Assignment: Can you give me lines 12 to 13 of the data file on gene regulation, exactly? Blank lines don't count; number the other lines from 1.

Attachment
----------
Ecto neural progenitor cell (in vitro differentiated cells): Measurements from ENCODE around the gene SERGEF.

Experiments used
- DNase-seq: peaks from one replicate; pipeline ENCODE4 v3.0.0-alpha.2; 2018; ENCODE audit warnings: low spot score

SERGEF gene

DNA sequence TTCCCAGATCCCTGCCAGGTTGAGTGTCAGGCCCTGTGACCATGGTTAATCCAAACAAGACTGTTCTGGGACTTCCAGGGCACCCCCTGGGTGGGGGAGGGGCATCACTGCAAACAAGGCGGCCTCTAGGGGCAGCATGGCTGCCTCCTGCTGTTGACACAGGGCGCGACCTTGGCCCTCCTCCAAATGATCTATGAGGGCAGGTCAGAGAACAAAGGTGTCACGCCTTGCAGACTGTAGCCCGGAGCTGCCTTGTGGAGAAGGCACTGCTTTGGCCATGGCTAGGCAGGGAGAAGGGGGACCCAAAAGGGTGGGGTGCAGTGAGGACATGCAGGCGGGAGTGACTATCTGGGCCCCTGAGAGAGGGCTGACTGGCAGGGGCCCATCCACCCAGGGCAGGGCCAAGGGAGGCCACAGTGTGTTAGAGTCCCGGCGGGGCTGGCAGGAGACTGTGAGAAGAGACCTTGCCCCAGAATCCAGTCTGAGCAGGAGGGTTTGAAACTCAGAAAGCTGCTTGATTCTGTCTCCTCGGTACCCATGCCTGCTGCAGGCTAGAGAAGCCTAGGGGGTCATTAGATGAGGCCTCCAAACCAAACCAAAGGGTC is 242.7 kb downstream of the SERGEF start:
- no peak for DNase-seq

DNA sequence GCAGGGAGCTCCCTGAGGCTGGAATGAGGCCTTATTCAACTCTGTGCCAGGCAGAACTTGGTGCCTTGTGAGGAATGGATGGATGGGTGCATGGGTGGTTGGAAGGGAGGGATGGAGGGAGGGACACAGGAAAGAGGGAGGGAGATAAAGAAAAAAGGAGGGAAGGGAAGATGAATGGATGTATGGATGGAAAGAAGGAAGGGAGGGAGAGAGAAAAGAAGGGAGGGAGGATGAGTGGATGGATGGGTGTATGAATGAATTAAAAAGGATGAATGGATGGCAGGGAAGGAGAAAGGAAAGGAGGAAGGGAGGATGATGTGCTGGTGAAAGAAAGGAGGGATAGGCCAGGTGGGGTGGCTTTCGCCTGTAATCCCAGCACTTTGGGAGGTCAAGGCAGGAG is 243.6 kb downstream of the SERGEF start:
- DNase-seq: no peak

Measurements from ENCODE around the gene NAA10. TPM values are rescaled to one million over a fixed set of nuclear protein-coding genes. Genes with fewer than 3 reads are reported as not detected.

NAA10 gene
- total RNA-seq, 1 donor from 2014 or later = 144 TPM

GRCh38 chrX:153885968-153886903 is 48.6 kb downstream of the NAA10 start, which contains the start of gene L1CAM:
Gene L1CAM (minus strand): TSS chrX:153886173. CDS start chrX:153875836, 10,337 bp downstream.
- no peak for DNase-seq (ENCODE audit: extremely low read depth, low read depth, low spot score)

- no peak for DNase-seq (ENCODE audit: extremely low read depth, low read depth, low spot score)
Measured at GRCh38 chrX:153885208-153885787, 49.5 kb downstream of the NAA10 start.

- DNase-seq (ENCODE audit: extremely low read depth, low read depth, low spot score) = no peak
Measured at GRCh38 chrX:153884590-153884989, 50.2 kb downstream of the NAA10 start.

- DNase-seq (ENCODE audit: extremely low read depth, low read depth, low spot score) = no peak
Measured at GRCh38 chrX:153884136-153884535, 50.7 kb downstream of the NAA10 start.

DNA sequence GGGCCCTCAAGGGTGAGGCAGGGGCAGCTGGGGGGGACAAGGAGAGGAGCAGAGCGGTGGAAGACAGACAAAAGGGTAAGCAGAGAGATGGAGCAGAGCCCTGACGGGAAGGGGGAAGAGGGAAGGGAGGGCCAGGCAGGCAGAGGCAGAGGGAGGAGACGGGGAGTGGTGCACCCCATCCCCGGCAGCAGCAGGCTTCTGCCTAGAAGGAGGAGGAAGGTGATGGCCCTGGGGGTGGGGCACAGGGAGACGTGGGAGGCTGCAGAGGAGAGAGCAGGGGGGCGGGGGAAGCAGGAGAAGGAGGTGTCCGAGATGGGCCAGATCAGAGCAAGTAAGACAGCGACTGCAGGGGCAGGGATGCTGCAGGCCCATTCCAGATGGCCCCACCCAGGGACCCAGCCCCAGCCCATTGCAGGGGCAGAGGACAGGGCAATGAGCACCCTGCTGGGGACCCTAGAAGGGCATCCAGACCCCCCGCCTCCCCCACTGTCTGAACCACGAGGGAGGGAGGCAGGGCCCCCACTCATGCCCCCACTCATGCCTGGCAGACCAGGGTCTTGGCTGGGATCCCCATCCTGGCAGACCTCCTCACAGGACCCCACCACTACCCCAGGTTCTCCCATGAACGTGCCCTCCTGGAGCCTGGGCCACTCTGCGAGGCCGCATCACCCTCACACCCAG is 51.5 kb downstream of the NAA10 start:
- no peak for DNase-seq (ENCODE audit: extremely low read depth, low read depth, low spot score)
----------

GRCh38 chrX:153885968-153886903 is 48.6 kb downstream of the NAA10 start, which contains the start of gene L1CAM:
Gene L1CAM (minus strand): TSS chrX:153886173. CDS start chrX:153875836, 10,337 bp downstream.